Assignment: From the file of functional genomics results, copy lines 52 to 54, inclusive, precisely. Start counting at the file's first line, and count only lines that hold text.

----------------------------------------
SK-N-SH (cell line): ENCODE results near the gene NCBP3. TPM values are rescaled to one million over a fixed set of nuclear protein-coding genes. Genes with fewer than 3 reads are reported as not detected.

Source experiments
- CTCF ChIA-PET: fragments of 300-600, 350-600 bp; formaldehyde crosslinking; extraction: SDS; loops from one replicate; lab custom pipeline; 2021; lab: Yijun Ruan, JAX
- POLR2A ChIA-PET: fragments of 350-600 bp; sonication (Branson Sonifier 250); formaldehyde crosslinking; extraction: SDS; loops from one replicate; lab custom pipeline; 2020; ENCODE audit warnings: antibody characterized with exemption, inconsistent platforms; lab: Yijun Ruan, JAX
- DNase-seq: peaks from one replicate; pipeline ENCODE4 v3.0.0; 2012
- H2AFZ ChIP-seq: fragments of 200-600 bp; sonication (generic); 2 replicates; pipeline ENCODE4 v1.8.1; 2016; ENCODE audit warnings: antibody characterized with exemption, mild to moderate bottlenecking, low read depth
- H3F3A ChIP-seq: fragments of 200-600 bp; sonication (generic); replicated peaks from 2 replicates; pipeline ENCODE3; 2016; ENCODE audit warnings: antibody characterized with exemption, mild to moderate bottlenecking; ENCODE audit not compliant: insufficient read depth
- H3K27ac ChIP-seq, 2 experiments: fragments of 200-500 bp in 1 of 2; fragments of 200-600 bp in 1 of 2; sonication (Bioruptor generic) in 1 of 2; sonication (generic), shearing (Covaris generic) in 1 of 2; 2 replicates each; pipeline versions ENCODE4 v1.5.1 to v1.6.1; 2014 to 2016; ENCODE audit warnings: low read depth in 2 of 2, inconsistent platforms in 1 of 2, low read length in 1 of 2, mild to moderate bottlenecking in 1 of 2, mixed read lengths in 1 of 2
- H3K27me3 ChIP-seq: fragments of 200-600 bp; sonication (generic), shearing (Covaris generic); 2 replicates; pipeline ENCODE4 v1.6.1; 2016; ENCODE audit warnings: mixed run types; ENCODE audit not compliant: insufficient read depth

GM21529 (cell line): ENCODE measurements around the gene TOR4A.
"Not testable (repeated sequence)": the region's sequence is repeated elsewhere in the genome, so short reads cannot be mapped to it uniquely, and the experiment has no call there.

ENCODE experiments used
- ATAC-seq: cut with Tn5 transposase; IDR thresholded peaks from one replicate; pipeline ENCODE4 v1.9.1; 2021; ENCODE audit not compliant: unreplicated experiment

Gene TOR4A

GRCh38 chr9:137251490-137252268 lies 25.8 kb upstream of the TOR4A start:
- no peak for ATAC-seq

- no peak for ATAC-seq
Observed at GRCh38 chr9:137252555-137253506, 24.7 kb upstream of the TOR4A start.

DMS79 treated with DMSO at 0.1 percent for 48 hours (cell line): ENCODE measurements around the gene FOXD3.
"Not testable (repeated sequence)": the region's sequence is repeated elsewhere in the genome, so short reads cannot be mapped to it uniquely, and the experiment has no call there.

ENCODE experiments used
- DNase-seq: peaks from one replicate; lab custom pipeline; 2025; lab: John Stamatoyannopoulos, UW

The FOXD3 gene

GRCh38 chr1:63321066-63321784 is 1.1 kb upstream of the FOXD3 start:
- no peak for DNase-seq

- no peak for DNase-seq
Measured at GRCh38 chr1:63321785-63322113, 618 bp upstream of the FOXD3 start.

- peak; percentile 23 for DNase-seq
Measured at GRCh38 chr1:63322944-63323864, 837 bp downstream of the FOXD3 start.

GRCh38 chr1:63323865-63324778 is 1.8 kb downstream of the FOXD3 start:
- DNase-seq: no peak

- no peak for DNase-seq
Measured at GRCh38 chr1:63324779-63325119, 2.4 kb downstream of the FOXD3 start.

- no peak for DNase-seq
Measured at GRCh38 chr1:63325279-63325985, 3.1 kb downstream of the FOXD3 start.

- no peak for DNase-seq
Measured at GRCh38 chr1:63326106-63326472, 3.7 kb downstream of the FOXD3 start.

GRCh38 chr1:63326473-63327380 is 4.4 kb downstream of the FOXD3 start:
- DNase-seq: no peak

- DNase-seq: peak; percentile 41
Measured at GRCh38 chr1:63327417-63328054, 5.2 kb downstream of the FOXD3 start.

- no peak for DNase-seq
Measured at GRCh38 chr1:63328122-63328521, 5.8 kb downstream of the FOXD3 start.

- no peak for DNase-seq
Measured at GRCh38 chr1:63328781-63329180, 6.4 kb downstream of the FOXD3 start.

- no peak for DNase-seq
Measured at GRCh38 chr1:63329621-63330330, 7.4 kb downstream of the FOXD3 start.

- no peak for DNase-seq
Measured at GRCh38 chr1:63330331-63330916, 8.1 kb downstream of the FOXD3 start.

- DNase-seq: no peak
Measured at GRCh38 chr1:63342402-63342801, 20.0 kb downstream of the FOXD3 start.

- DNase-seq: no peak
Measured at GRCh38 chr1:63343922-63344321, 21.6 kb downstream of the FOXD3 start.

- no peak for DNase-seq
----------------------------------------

- DNase-seq: no peak
Measured at GRCh38 chr1:63343922-63344321, 21.6 kb downstream of the FOXD3 start.

- no peak for DNase-seq